Attached File  Order on Motion to Alter Judgment.pdf   111.66KB   80 downloads
"Let us not become weary in doing good, for at the proper time we will reap a harvest if we do not give up." - Galations 6:9 (NIV)

"If you can't explain it to a six-year old, you don't understand it yourself." - Albert Einstein (paraphrased)

#108 skinnyb82

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Posted 18 December 2016 - 10:27 AM

Myerscough will grasp at straws all day long to find BS reasons to ignore the plain language of the statute, precedent both binding and guiding, and the Constitution. Interesting fact, every single district judge in the Central District is an Obama appointee. Wanna get a fair shake, get the bleep outta this district's jurisdiction. Sent from my VS987 using Tapatalk
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#109 kwc

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Posted 18 December 2016 - 11:31 AM

My previous post had a typo--this is a Southern District Court of Illinois, not Central. My mistake--"Central" has been my primary focus. :)

This ruling was from Judge Rosenstengel.

Edited by kwc, 18 December 2016 - 11:32 AM.

"Let us not become weary in doing good, for at the proper time we will reap a harvest if we do not give up." - Galations 6:9 (NIV)

"If you can't explain it to a six-year old, you don't understand it yourself." - Albert Einstein (paraphrased)

#110 skinnyb82

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Posted 19 December 2016 - 12:44 PM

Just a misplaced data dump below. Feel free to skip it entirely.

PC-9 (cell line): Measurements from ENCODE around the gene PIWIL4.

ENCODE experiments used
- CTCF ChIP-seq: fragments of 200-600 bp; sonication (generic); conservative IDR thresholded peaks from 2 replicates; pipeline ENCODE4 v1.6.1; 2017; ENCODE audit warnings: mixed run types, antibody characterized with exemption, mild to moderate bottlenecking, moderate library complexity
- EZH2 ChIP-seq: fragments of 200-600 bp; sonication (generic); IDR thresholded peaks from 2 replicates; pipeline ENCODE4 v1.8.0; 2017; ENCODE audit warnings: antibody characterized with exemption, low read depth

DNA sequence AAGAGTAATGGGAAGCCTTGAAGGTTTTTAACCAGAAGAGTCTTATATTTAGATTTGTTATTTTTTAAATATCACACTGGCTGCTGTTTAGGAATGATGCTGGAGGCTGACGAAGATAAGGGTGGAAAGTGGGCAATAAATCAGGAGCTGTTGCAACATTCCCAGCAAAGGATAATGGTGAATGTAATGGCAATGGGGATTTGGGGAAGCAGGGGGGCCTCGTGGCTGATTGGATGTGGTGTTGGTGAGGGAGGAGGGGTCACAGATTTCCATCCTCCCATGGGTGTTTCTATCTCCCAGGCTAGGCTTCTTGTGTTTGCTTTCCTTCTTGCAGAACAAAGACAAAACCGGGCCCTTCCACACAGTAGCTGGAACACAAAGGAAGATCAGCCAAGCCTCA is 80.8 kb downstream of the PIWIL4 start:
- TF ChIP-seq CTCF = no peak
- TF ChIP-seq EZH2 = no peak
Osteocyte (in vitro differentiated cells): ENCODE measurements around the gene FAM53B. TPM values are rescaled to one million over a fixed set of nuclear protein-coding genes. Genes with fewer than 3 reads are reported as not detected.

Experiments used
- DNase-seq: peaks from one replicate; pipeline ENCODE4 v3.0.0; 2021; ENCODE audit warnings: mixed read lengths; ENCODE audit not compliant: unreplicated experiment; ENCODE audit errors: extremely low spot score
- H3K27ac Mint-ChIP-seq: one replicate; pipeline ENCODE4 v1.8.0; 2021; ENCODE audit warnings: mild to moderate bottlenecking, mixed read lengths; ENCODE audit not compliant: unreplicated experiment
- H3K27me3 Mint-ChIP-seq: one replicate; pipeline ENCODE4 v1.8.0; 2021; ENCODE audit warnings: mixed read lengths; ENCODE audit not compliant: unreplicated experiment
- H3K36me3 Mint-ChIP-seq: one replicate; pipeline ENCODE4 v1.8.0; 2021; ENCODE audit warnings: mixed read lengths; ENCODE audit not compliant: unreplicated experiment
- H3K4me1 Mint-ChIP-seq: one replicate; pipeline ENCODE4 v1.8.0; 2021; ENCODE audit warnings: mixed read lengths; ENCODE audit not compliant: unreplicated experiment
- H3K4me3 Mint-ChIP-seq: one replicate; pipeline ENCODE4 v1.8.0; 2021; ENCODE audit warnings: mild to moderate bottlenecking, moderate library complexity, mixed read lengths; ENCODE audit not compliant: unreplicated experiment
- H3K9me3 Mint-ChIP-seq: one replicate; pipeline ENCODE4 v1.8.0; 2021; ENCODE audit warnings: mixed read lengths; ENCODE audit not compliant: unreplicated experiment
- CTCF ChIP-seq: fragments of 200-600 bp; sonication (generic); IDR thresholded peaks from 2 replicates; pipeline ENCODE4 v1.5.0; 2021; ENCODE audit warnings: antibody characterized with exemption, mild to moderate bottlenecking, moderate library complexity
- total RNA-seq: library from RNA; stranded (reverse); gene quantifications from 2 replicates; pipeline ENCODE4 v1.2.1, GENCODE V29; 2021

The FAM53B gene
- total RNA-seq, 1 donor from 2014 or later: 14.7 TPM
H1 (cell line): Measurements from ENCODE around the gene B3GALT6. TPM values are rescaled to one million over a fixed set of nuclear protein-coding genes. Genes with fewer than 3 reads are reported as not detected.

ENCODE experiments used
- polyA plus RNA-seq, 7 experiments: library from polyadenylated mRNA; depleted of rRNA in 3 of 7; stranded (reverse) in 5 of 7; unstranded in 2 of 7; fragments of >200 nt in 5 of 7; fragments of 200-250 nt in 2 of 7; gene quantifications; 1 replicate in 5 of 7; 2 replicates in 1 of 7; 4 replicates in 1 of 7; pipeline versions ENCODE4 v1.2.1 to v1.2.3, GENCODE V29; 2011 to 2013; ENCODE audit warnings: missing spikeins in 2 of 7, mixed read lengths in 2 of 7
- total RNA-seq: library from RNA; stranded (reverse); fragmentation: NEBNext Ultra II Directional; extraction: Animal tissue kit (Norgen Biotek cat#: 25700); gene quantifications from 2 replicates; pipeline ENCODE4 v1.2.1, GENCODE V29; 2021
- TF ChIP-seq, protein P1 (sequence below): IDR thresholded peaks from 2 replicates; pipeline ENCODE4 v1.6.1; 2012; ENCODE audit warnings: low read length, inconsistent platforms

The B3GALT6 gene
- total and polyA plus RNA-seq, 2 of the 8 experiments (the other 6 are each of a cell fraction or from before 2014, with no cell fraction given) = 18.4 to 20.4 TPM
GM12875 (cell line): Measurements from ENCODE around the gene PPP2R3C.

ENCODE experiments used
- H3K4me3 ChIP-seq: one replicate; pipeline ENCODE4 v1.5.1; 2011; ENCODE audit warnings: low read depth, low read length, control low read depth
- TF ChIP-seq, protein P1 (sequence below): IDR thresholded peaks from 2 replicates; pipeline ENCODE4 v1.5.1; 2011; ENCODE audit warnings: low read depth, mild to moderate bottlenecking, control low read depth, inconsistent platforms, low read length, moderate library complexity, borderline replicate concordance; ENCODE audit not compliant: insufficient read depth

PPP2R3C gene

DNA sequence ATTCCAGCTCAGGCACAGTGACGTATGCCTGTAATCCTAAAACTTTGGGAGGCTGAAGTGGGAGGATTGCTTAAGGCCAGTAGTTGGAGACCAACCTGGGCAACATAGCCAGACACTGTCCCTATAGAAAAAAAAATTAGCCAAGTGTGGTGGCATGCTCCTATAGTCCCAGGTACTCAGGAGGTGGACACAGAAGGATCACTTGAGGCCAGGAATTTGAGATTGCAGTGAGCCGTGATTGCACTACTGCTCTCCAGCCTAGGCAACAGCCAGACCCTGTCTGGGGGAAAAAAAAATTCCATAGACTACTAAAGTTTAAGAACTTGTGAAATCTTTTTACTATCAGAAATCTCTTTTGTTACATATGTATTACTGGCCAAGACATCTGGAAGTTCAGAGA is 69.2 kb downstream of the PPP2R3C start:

Oh, Rosenstengel is just as bad and also an Obama appointee. She replaced Judge G. Patrick Murphy, another Obama appointee who went back to private practice. ILSD courthouse is in East St. Louis....eek, would wanna be armed if I'm around there. Sent from my VS987 using Tapatalk
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#111 kwc

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Posted 17 February 2017 - 11:52 AM

Looks like the plaintiff appealed to the CA7 in Dec 2016 but didn't file the Docketing Statement in time. The court ordered the cause dismissed.

From the order, issued Jan 20, 2017:

Pursuant to Circuit Rule 3©, a Docketing Statement must be filed within seven (7) days of the filing of the notice of appeal. The appellant failed to do so. The court issued a show cause order directing that the appellant file a Docketing Statement within fourteen (14) days of the date of the order or face a fine and/or dismissal of the appeal. To date, the appellant has not filed the required Docketing Statement.

IT IS ORDERED that this cause is DISMISSED for failure to comply with Circuit Rule 3©.


"Let us not become weary in doing good, for at the proper time we will reap a harvest if we do not give up." - Galations 6:9 (NIV)

"If you can't explain it to a six-year old, you don't understand it yourself." - Albert Einstein (paraphrased)

#112 skinnyb82

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Posted 17 February 2017 - 02:24 PM

Are you kidding me? Maag screwed up that badly? Meh, shame Illinois doesn't require lawyers to carry malpractice insurance. Sent from my VS987 using Tapatalk